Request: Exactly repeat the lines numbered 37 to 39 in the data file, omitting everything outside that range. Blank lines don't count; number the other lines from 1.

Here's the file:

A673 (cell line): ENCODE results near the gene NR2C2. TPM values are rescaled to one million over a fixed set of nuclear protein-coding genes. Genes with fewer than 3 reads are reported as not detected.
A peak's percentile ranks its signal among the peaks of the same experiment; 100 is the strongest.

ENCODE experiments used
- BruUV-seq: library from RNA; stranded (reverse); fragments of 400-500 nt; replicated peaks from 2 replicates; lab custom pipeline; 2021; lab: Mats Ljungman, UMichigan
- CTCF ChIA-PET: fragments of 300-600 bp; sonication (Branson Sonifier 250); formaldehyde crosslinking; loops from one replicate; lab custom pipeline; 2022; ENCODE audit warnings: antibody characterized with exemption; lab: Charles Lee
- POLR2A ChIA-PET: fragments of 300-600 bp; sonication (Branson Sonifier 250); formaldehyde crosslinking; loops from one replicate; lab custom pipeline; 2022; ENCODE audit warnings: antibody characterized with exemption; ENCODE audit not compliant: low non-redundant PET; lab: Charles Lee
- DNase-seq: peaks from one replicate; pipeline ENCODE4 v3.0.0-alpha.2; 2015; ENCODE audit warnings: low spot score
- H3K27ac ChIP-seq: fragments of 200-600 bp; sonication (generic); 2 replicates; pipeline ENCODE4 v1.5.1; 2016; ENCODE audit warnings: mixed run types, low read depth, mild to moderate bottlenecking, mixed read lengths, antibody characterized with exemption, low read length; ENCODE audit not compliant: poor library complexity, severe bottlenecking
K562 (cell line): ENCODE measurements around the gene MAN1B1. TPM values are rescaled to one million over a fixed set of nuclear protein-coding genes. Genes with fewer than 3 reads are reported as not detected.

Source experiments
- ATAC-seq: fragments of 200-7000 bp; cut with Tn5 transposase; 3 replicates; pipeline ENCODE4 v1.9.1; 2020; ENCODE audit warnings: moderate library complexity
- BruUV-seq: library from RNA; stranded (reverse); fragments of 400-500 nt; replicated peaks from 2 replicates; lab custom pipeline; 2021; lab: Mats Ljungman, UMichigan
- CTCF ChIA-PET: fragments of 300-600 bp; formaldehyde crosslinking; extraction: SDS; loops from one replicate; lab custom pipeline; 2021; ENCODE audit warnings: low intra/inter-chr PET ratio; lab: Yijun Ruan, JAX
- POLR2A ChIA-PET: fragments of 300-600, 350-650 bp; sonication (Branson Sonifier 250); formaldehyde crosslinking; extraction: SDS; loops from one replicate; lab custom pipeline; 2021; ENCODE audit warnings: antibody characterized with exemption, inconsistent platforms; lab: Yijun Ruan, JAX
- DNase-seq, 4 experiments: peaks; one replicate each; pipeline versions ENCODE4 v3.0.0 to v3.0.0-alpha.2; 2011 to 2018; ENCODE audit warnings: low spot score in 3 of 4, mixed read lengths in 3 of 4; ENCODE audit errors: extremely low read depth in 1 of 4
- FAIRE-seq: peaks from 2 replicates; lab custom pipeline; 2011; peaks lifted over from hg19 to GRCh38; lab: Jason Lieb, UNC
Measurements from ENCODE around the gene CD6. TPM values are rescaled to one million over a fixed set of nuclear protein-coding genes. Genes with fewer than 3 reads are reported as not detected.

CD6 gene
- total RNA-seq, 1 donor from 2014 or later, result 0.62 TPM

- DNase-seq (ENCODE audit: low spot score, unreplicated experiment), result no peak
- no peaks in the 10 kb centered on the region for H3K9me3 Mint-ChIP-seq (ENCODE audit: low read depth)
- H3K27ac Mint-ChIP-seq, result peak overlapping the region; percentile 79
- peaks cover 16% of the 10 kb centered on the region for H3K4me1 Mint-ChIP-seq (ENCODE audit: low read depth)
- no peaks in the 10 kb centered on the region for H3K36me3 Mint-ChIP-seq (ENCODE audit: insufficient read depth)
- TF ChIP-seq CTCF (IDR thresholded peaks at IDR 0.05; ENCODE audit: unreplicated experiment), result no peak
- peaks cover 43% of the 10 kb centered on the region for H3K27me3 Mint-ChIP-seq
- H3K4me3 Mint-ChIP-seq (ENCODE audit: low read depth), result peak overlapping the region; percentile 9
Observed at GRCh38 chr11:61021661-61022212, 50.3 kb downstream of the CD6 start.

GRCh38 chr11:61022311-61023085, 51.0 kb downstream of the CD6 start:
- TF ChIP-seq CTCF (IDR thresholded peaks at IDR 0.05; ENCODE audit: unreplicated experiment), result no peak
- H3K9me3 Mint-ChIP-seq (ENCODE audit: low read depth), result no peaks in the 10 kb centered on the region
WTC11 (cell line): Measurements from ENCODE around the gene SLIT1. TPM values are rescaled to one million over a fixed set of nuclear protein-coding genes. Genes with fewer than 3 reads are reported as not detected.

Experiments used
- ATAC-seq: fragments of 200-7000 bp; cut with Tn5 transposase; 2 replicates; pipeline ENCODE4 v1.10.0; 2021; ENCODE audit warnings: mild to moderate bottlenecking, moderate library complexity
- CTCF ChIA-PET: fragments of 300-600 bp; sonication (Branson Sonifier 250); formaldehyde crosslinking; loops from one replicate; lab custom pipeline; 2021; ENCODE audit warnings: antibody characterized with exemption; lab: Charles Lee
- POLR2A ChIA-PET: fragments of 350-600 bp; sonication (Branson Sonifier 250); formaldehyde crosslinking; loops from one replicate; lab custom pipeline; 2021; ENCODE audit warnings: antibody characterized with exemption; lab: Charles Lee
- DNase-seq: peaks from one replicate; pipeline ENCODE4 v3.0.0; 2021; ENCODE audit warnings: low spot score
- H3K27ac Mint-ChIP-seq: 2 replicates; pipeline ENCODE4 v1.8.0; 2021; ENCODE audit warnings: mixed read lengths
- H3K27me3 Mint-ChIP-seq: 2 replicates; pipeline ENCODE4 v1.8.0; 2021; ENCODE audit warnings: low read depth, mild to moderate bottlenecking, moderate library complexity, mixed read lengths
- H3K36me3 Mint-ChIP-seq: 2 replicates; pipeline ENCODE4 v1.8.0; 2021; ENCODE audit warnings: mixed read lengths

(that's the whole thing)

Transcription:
- DNase-seq: peaks from one replicate; pipeline ENCODE4 v3.0.0; 2021; ENCODE audit warnings: low spot score
- H3K27ac Mint-ChIP-seq: 2 replicates; pipeline ENCODE4 v1.8.0; 2021; ENCODE audit warnings: mixed read lengths
- H3K27me3 Mint-ChIP-seq: 2 replicates; pipeline ENCODE4 v1.8.0; 2021; ENCODE audit warnings: low read depth, mild to moderate bottlenecking, moderate library complexity, mixed read lengths